As England’s northernmost city, Berwick knows a thing or two about life on the margins. This is reflected in Berwick Film and Media Arts Festival’s inclusive, political and forward-thinking programming, highlighting lives rarely put front-and-centre. Their short films — spanning the New Cinema Competition, Propositions strand, Filmmakers in Focus programme and special events — are a diverse, fascinating bunch, high on aesthetics and activism.

While many festivals have found it hard to recreate a sense of community online, Berwick have created an personable, old-school looking website, accompanying their films with thoughtful essays, roundtable discussions and podcasts. With an all-access pass costing a mere £7.50, this is probably the best value for money for any digital festival out there. Read on to discover the ten shorts which left a lasting impression on us.

// New Cinema Competition //

The Name I Call Myself by Rhea Dillon

Using a split-screen to reflect the bifurcated nature of “double-consciousness”, Rhea Dillon’s The Name I Call Myself is a gorgeous look at the complexity of LGBT Black British identity. Set to an evocative score by James William Blades, this is a stunning, thought-provoking piece of work.


Patrick by Luke Fowler

Patrick Cowley, the pioneer behind Hi-NRG disco music, was taken from the world far too soon when he died of AIDS in 1982. Patrick, composed of 16mm footage and sound recordings, immerses us in his San Francisco world while providing testimony to the way he changed dance music forever. An essential watch for all electronic music fans.

Fuel by Yu Araki

The premise of Fuel is a simple one, but its execution weaves a magical, soothing effect. An evocative depiction of traditional Kushiro Robata-yaki cooking in Kushiro, Japan, Fuel is filled with calm close-ups of seafood burning on a hearth situated in the middle of a restaurant. Using this premise to celebrate the contributions of the indigenous Ainu people of Hokkaidō island, Fuel inextricably links memory and heritage with the act of cooking and eating.

Way My It Did I by Maria Anastassiou

Port Tilbury in the Thames Estuary, long-known as a nexus point for international trade and immigration, is suffering an identity crisis in the wake of the Brexit referendum and the hostile environment policy of the Home Office. Way My It Did I combines footage of the traditional port with melancholic portraits of Filipino ship-workers, Romanian immigrants and West African refugees trying to fit into an country seemingly designed against them.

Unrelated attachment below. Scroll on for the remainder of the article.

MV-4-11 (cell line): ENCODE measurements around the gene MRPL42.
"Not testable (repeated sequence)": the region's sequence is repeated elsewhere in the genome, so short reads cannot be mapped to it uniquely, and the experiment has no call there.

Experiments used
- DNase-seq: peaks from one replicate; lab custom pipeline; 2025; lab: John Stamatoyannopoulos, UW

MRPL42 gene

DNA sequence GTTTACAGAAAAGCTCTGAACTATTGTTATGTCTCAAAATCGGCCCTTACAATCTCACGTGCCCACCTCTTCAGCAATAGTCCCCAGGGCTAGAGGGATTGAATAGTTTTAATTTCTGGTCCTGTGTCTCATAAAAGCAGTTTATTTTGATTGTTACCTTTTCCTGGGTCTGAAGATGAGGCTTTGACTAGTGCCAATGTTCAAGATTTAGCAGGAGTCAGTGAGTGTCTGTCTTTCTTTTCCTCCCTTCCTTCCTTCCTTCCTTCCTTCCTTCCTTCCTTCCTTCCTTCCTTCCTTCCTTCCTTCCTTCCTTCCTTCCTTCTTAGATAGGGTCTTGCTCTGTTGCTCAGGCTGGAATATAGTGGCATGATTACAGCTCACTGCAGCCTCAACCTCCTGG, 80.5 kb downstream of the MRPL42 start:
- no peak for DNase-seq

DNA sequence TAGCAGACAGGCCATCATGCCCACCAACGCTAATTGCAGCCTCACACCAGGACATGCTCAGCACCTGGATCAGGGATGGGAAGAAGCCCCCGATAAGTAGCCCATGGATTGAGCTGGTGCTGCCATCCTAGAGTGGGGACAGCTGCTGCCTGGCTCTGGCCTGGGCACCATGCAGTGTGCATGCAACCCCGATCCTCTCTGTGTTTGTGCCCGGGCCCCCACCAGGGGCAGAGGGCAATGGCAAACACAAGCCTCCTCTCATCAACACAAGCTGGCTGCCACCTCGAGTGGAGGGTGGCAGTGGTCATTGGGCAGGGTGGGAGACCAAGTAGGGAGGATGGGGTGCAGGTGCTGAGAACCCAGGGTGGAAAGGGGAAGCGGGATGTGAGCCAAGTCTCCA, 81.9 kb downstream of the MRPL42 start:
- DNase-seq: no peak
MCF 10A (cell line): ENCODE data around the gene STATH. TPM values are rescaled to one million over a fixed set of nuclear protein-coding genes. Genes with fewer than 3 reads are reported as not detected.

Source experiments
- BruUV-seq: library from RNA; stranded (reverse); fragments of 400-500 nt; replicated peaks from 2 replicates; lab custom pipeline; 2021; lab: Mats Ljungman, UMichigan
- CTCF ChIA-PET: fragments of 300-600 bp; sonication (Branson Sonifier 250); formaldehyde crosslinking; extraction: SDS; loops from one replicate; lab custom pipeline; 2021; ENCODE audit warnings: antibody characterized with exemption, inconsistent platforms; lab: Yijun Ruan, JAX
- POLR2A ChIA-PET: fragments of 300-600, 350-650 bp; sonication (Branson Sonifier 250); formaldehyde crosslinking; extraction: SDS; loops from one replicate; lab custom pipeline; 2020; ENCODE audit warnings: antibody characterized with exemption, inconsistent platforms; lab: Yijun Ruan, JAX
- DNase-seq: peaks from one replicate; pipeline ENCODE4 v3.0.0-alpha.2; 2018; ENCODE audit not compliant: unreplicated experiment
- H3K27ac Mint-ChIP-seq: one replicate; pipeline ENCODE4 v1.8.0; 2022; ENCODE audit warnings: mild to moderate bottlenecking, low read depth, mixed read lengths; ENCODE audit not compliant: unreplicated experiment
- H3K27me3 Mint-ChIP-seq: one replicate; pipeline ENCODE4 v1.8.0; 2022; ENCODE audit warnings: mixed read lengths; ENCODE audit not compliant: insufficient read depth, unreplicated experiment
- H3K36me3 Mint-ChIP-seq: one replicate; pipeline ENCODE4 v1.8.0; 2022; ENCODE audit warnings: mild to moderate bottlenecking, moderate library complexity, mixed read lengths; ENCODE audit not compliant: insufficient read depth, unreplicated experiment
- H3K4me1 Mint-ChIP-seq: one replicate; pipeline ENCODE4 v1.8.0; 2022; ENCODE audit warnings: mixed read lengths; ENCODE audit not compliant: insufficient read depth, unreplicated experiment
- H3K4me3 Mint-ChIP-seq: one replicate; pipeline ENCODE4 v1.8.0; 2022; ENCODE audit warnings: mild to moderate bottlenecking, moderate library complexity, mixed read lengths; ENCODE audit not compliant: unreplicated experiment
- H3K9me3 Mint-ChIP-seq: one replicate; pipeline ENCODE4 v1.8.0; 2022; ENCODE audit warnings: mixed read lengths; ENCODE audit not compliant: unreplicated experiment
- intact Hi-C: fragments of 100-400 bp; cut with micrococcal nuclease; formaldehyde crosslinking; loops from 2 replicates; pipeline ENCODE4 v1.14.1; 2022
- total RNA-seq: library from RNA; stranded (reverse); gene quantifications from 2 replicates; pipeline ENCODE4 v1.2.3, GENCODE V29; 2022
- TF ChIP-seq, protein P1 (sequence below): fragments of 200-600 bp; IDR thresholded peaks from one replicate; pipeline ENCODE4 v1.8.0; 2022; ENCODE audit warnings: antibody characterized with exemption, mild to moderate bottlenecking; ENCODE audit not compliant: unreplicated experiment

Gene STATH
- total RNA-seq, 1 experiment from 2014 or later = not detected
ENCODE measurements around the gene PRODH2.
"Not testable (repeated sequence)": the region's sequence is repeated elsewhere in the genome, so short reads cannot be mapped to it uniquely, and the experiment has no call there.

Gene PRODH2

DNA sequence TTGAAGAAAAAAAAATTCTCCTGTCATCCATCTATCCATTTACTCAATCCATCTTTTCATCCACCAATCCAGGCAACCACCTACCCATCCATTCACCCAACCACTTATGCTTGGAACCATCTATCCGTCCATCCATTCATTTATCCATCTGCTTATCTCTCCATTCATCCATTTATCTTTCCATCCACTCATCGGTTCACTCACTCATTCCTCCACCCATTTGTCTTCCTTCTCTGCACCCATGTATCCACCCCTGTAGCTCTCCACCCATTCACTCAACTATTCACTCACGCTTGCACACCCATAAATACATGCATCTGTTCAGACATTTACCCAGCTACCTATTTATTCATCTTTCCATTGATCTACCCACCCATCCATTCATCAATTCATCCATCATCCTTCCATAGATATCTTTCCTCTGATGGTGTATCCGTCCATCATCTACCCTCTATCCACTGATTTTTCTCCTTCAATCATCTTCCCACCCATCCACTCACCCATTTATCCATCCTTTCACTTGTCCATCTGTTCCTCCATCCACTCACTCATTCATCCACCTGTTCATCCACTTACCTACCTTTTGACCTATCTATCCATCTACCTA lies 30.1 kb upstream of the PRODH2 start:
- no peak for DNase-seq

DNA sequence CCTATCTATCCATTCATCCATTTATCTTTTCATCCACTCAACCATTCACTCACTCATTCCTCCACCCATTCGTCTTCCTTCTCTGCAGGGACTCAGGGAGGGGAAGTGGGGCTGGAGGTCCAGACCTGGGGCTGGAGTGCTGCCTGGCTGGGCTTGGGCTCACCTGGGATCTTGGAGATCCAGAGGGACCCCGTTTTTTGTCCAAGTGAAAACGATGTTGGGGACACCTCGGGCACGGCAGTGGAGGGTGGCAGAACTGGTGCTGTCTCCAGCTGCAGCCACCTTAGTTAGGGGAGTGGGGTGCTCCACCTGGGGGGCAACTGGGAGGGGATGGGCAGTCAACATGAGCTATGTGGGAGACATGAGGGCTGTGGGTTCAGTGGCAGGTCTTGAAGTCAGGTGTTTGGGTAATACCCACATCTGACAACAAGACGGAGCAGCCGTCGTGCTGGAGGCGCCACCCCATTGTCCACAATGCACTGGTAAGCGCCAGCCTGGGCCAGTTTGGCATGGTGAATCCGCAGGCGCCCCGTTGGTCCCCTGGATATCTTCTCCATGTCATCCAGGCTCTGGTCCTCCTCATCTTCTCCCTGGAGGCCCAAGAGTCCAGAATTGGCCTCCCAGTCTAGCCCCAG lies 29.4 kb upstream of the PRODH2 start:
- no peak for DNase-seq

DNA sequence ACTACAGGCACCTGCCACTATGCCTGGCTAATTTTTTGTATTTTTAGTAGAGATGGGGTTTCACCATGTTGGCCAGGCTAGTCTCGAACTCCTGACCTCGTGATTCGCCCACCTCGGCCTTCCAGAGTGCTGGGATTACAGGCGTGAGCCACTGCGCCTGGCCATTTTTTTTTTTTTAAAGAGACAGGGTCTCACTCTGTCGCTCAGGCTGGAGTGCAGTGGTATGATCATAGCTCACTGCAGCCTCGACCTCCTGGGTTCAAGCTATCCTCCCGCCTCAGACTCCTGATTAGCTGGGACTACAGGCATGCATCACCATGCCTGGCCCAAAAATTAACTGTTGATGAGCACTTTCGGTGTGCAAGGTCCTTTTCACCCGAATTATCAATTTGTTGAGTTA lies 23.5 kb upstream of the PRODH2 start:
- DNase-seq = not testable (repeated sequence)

// Propositions //


John by Kat Anderson

John is a difficult watch, a 30-minute descent into a world where institutional racism has been codified into clinical, anaesthetised pain. Telling the story of a young Black male at a psychiatric hospital who witnesses the death of another at the hands of white staff, it shows the unique difficulties POC face when dealing with mental illness. The film is accompanied by an hour-long roundtable by family members of those who have died in custody.

Never Rest/Unrest by Tiffany Sia

The ephemeral nature of Hong Kong, a globalised yet partially autonomous city currently undergoing a vast political transformation, is restlessly captured in Tiffany Sia’s film, which acts like a 30-minute long Instagram resistance story. Depicting both the Umbrella movement against mainland oppression as well as the banal moments in-between, it records the disorientating nature of living in an still-undefined part of the world.

// Filmmakers in Focus //

Afternoon Clouds by Payal Kapadia

Budding filmmakers can learn a lot by studying the work of Payal Kapadia. She creates a whole world within a simple apartment, focusing on the two different lives of an Indian widow and her Nepalese maid. Moving with an Ozu-like grace, it’s a patient exploration and evocation of lives lived and paths not taken.


Rhythms of Marrakech by Izza Génini

This 1989 film is a riot of music and colour. Génini locates Marrakech as the meeting point of Arab, Berber and African culture, diving past tourist-clichés of the city to focus on the real residents as they celebrate the birth of the prophet Mohammed. It plays as part of a retrospective on this pioneering Moroccan-documentarian.

So They Say by Ayo Akingbade

Justice doesn’t come about by itself. It’s often hard-fought-for on the streets themselves. So They Say highlights the work of the Newham Monitoring Project, a group of anti-racist activists forming in response to the rise of far-right groups like the National Front. It’s an often-overlooked part of London’s history; So They Say makes a great case for putting it on the local curriculum.

// Special Screening //


Enceindre by Luke Fowler

A commission piece by the festival itself, Enceindre is a great example of how Berwick fosters new talent. Enceindre is a relaxing study in shapes and sounds, contrasting the two fortified cities of Berwick (naturally) and Pamplona in Northern Spain. Featuring the gorgeous soundscapes of sound recordist Chris Watson, Enceindre is the kind of film you should watch with headphones on!

The Berwick Film and Media Arts Festival runs until Sunday 11 October with tickets available here. You can also discover more unmissable films in our Best of Fest collections.

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